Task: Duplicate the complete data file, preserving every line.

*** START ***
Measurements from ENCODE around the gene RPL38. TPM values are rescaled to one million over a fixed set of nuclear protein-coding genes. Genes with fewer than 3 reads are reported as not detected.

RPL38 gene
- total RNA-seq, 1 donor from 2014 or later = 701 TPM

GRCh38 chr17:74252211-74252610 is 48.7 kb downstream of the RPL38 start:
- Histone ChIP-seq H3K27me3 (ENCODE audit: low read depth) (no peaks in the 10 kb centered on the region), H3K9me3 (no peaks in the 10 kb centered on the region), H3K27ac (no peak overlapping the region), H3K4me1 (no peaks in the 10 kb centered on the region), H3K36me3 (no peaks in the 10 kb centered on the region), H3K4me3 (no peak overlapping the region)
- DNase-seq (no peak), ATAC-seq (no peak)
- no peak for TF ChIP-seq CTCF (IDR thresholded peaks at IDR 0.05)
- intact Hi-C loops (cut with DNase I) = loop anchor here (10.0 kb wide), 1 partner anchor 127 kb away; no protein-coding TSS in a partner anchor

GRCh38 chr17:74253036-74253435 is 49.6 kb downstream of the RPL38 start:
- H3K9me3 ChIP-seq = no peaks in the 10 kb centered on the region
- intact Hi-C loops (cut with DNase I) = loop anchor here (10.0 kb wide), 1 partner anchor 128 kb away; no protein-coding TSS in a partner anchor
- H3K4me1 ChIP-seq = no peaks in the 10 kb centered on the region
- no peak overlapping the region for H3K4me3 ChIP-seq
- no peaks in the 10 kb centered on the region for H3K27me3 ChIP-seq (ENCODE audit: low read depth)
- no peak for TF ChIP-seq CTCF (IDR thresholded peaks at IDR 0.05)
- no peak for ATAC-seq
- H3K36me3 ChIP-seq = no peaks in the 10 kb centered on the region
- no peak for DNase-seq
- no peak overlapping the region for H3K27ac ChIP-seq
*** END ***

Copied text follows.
Measurements from ENCODE around the gene RPL38. TPM values are rescaled to one million over a fixed set of nuclear protein-coding genes. Genes with fewer than 3 reads are reported as not detected.

RPL38 gene
- total RNA-seq, 1 donor from 2014 or later = 701 TPM

GRCh38 chr17:74252211-74252610 is 48.7 kb downstream of the RPL38 start:
- Histone ChIP-seq H3K27me3 (ENCODE audit: low read depth) (no peaks in the 10 kb centered on the region), H3K9me3 (no peaks in the 10 kb centered on the region), H3K27ac (no peak overlapping the region), H3K4me1 (no peaks in the 10 kb centered on the region), H3K36me3 (no peaks in the 10 kb centered on the region), H3K4me3 (no peak overlapping the region)
- DNase-seq (no peak), ATAC-seq (no peak)
- no peak for TF ChIP-seq CTCF (IDR thresholded peaks at IDR 0.05)
- intact Hi-C loops (cut with DNase I) = loop anchor here (10.0 kb wide), 1 partner anchor 127 kb away; no protein-coding TSS in a partner anchor

GRCh38 chr17:74253036-74253435 is 49.6 kb downstream of the RPL38 start:
- H3K9me3 ChIP-seq = no peaks in the 10 kb centered on the region
- intact Hi-C loops (cut with DNase I) = loop anchor here (10.0 kb wide), 1 partner anchor 128 kb away; no protein-coding TSS in a partner anchor
- H3K4me1 ChIP-seq = no peaks in the 10 kb centered on the region
- no peak overlapping the region for H3K4me3 ChIP-seq
- no peaks in the 10 kb centered on the region for H3K27me3 ChIP-seq (ENCODE audit: low read depth)
- no peak for TF ChIP-seq CTCF (IDR thresholded peaks at IDR 0.05)
- no peak for ATAC-seq
- H3K36me3 ChIP-seq = no peaks in the 10 kb centered on the region
- no peak for DNase-seq
- no peak overlapping the region for H3K27ac ChIP-seq